Susie Wolff files criminal complaint against FIA following conflict of interest investigation

The wife of Mercedes team boss Toto Wolff said Wednesday she has filed a criminal complaint in the French courts “in relation to statements made about me” by Formula 1’s governing body.

Susie Wolff is an employee of F1’s management group as director of the all-female series F1 Academy.

The FIA said in early December it was investigating the Wolffs following allegations of a conflict of interest and whether they have shared confidential information. The FIA said it was “aware of media speculation” about whether confidential information was exchanged, and that its compliance department was “looking into the matter.”

The probe began after a report in BusinessF1 magazine that rival team executives raised concerns about whether Toto and Susie Wolff passed on information discussed in private meetings. Susie Wolff reports to F1 chief executive Stefano Domenicali.

The day after the FIA launched its investigation, the remaining nine F1 teams released nearly identically worded statements denying they’d lodged a complaint to the governing body. The FIA has consistently said that it can only launch an investigation if a complaint is filed to its compliance or ethics committees.

The FIA closed the investigation into the Wolffs within 48 hours, and both husband and wife hinted they were looking into taking legal action against the Paris-based FIA. On social media Wednesday, she confirmed that she filed a complaint on March 4.

“There has still not been any transparency or accountability in relation to the conduct of the FIA and its personnel in this matter,” she wrote. “I feel more than ever it is important to stand up, call out improper behavior and make sure people are held to account.

“Whilst some may think silence absolves them from responsibility — it does not.”

Susie Wolff’s statement came the same day that the FIA’s ethics committee dismissed two whistleblower complaints against President Mohammed Ben Sulayem for allegedly interfering in two F1 events last season.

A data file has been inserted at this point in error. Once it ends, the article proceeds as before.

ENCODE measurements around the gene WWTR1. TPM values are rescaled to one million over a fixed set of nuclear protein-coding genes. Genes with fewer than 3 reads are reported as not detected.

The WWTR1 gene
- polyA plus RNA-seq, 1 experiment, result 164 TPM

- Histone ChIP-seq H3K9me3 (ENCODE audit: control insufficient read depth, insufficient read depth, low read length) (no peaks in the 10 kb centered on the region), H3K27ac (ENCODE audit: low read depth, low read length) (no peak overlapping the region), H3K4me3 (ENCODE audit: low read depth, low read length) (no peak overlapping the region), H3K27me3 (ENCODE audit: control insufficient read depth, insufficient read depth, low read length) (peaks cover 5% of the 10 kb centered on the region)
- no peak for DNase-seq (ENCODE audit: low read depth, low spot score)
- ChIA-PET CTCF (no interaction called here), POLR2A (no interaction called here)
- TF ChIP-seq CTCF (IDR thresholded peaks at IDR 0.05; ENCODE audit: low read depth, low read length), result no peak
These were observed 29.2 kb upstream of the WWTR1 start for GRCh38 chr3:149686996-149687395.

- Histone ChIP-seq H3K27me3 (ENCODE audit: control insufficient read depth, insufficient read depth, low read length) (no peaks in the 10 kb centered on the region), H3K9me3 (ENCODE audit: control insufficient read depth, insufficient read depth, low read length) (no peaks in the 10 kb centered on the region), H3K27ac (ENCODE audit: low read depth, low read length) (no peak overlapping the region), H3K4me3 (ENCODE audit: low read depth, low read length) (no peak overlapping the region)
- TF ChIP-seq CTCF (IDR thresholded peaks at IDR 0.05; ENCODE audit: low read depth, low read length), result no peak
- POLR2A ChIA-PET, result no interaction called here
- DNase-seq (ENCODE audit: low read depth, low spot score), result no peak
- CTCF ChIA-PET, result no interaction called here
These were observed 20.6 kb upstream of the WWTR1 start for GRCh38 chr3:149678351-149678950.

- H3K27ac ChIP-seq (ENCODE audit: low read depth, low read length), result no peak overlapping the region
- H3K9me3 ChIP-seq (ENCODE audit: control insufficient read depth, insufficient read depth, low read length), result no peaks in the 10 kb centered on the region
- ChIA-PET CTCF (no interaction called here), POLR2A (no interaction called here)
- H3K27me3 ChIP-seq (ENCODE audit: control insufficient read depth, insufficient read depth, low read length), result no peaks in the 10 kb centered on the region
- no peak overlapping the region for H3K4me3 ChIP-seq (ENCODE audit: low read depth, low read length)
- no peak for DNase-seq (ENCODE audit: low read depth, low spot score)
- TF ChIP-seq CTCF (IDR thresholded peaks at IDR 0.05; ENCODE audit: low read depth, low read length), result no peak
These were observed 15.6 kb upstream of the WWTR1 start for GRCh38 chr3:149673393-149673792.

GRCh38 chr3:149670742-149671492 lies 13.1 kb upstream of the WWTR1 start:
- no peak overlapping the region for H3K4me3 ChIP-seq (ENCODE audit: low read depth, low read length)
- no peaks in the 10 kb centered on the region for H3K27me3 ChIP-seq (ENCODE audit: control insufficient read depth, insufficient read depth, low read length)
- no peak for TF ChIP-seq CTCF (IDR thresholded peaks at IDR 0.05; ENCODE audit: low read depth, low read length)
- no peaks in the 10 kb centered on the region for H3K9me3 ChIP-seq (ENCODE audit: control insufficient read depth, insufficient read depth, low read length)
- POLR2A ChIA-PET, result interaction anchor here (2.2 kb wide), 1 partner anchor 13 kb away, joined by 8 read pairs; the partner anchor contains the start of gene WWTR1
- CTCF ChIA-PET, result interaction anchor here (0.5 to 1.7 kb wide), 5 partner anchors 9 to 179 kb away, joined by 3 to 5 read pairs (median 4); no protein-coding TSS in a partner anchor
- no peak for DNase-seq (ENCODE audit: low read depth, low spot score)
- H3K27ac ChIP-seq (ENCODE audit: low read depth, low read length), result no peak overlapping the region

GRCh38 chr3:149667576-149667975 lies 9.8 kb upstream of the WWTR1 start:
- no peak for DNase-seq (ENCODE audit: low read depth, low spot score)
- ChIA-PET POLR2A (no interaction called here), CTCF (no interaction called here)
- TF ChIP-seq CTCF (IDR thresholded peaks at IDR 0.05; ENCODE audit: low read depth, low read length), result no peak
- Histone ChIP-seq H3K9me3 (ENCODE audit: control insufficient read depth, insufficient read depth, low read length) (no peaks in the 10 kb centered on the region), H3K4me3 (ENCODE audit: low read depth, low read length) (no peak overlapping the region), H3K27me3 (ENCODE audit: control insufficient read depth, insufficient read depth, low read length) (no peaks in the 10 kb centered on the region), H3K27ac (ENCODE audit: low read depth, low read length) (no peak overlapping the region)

The FIA has resisted calls to investigate Red Bull Racing and team principal Christian Horner over allegations of misconduct made against Horner by a team employee. Red Bull’s parent company cleared Horner of any wrongdoing and his accuser has been suspended by the team.

All along, the FIA said it needed a complaint against Horner to be filed to look into the matter. Horner’s accuser has recently hired a communications team that late last week formally filed a complaint to the FIA. But because the compliance and ethics committees act independently and at arm’s length of the FIA, any investigation would be handled by those bodies.

Ben Sulayem would not be involved in any investigation into Red Bull or Horner — if an investigation has even been launched. The FIA has not confirmed it received a complaint from Horner’s accuser and instead noted that compliance and ethics “operate autonomously, guaranteeing strict confidentially throughout the process.

“As a consequence, and in general, we are unable to confirm the receipt of any specific complaint.”

F1 returns to competition this weekend at the Australian Grand Prix, the third race of the season, and all focus has been on Red Bull, Horner and the team’s continued dominance. Red Bull went 1-2 in the first two races of the season and three-time reigning world champion Max Verstappen has won 19 of the last 20 races.


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